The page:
How the beauty industry has changed in the past 18 years
Fiona Fowley, owner and founder of award-winning Zen Lifestyle in Edinburgh, which is a finalist in both the Salon of the Year categories in the Professional Beauty Awards 2018, talks about the developments in treatments, products and consumer behaviour over the years.
It only feels like yesterday that I opened the doors of Zen Lifestyle, so it was a pinch-me moment when we recently celebrated 18 years. We’ve seen some incredible developments in the industry in those years, in terms of treatments, products, market size and shape, consumer behaviour and client expectations.
If I could pick two keys area which have seen the greatest changes in those times, I think I would point to the explosion of choice for clients, and the impact of technological development on the industry.
Rewind to 18 years ago and salons had a simple offering, focused on waxing, nails, massage and basic facials. When I opened in Edinburgh, there were only a handful of salons and spas and choice was limited.
Over the past few years there has been a massive increase in the number of salons in the market. In 2017, it was reported that more beauty and hair salons had opened than any other type of retail business.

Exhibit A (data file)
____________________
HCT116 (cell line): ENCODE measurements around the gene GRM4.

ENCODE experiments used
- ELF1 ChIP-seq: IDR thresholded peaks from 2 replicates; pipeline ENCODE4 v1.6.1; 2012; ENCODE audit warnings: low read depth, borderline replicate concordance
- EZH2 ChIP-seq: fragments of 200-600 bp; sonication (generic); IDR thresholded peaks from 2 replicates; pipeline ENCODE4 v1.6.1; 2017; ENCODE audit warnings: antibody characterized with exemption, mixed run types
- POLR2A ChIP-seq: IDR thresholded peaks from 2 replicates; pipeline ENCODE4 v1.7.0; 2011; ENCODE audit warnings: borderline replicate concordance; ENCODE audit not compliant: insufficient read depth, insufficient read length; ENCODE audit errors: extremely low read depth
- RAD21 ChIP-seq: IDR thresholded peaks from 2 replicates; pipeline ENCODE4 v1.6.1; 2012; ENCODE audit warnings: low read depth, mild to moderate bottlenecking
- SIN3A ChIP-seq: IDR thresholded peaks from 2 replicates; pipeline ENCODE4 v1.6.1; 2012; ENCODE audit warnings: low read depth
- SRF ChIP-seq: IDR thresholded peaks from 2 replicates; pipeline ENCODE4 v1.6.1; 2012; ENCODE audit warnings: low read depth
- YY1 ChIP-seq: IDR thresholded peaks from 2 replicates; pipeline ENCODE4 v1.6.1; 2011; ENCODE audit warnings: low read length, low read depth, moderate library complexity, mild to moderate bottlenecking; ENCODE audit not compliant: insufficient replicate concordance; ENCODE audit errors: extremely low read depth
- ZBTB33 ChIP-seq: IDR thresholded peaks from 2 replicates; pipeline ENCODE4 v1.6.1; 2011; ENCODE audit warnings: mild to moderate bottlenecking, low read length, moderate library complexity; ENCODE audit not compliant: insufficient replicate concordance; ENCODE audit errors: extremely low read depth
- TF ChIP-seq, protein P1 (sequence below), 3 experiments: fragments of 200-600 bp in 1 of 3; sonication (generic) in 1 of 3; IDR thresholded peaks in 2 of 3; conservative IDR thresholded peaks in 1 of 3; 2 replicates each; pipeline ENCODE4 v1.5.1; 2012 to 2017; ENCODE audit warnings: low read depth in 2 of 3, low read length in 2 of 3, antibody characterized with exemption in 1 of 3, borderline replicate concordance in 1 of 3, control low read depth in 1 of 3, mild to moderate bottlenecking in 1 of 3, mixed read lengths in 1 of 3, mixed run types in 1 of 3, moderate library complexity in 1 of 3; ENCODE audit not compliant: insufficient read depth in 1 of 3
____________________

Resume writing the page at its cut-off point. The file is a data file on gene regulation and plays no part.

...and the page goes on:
We’ve also seen the emergence of myriad niche channels in the form of brow bars, waxing salons, nail bars, day spas, hotel spas, and laser and skin clinics. The choice for clients is now vast, while the competition for both clients and staff is more intense than ever. In this environment, I believe that only very professional salons offering superior value for clients will be able to survive.
Choice for clients has also been driven by the breath-taking advances in technology, both in products and treatments. Salons can now offer a whole host of device-based treatments for the face and body, including laser/IPL, radiofrequency, ultrasound and LED.
This offers both challenges and opportunities. Opportunities for higher revenue and a richer sales mix. However, challenges include training, quality control, insurance costs and capital investment.
The millennial generation seems to have a shorter time horizon in terms of commitment to an individual role or employer, so this puts a lot of pressure on training when trying to develop advanced therapists. However, it does mean for dedicated therapists a career in the industry has become more varied, stimulating and rewarding than ever.
New communication channels
Client marketing has changed massively too. The internet, social media and salon software provide salons wonderful opportunities to connect with new and potential clients. A small beauty business can now do the kind of targeted database analysis and marketing previously afforded only by huge companies.
Yet, there’s one thing that hasn’t changed at all – we are still in a service business, and the essence of what we offer can never be replaced by the internet. We’re still in the business of making clients feel better about themselves than when they walked through the door.
It is the quality of our human interactions and physical skills which define us as beauty professionals, and that will never change.